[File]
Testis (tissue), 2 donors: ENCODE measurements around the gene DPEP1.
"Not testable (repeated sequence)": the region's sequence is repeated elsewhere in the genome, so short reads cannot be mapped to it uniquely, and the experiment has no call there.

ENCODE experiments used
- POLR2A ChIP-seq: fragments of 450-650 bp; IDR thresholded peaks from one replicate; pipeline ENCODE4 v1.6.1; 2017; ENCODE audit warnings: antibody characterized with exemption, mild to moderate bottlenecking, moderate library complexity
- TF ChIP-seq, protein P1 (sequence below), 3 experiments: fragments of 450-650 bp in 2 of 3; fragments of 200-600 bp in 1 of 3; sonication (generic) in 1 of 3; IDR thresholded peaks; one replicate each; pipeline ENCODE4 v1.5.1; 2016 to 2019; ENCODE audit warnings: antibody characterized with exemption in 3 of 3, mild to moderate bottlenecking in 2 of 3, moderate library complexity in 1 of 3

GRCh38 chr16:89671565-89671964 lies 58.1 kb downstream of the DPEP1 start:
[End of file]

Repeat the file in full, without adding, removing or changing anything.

Testis (tissue), 2 donors: ENCODE measurements around the gene DPEP1.
"Not testable (repeated sequence)": the region's sequence is repeated elsewhere in the genome, so short reads cannot be mapped to it uniquely, and the experiment has no call there.

ENCODE experiments used
- POLR2A ChIP-seq: fragments of 450-650 bp; IDR thresholded peaks from one replicate; pipeline ENCODE4 v1.6.1; 2017; ENCODE audit warnings: antibody characterized with exemption, mild to moderate bottlenecking, moderate library complexity
- TF ChIP-seq, protein P1 (sequence below), 3 experiments: fragments of 450-650 bp in 2 of 3; fragments of 200-600 bp in 1 of 3; sonication (generic) in 1 of 3; IDR thresholded peaks; one replicate each; pipeline ENCODE4 v1.5.1; 2016 to 2019; ENCODE audit warnings: antibody characterized with exemption in 3 of 3, mild to moderate bottlenecking in 2 of 3, moderate library complexity in 1 of 3

GRCh38 chr16:89671565-89671964 lies 58.1 kb downstream of the DPEP1 start: